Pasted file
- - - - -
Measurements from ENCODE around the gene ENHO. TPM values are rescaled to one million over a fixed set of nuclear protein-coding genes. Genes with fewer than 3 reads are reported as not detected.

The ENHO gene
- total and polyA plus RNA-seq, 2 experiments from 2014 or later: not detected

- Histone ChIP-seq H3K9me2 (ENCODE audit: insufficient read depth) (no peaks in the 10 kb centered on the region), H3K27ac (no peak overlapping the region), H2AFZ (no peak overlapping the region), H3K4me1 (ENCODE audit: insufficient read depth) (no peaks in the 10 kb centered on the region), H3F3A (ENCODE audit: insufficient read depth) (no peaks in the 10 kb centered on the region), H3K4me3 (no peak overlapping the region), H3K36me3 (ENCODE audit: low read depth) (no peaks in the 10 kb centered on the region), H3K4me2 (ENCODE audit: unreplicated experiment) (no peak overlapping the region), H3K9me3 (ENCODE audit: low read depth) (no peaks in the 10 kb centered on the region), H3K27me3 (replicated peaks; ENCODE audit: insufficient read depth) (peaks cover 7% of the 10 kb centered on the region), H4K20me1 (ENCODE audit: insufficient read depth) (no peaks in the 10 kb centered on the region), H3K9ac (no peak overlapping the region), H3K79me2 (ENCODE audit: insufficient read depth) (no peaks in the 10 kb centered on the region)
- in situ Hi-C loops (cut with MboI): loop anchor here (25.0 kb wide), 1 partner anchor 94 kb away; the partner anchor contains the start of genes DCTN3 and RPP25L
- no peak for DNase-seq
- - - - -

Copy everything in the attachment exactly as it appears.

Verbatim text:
Measurements from ENCODE around the gene ENHO. TPM values are rescaled to one million over a fixed set of nuclear protein-coding genes. Genes with fewer than 3 reads are reported as not detected.

The ENHO gene
- total and polyA plus RNA-seq, 2 experiments from 2014 or later: not detected

- Histone ChIP-seq H3K9me2 (ENCODE audit: insufficient read depth) (no peaks in the 10 kb centered on the region), H3K27ac (no peak overlapping the region), H2AFZ (no peak overlapping the region), H3K4me1 (ENCODE audit: insufficient read depth) (no peaks in the 10 kb centered on the region), H3F3A (ENCODE audit: insufficient read depth) (no peaks in the 10 kb centered on the region), H3K4me3 (no peak overlapping the region), H3K36me3 (ENCODE audit: low read depth) (no peaks in the 10 kb centered on the region), H3K4me2 (ENCODE audit: unreplicated experiment) (no peak overlapping the region), H3K9me3 (ENCODE audit: low read depth) (no peaks in the 10 kb centered on the region), H3K27me3 (replicated peaks; ENCODE audit: insufficient read depth) (peaks cover 7% of the 10 kb centered on the region), H4K20me1 (ENCODE audit: insufficient read depth) (no peaks in the 10 kb centered on the region), H3K9ac (no peak overlapping the region), H3K79me2 (ENCODE audit: insufficient read depth) (no peaks in the 10 kb centered on the region)
- in situ Hi-C loops (cut with MboI): loop anchor here (25.0 kb wide), 1 partner anchor 94 kb away; the partner anchor contains the start of genes DCTN3 and RPP25L
- no peak for DNase-seq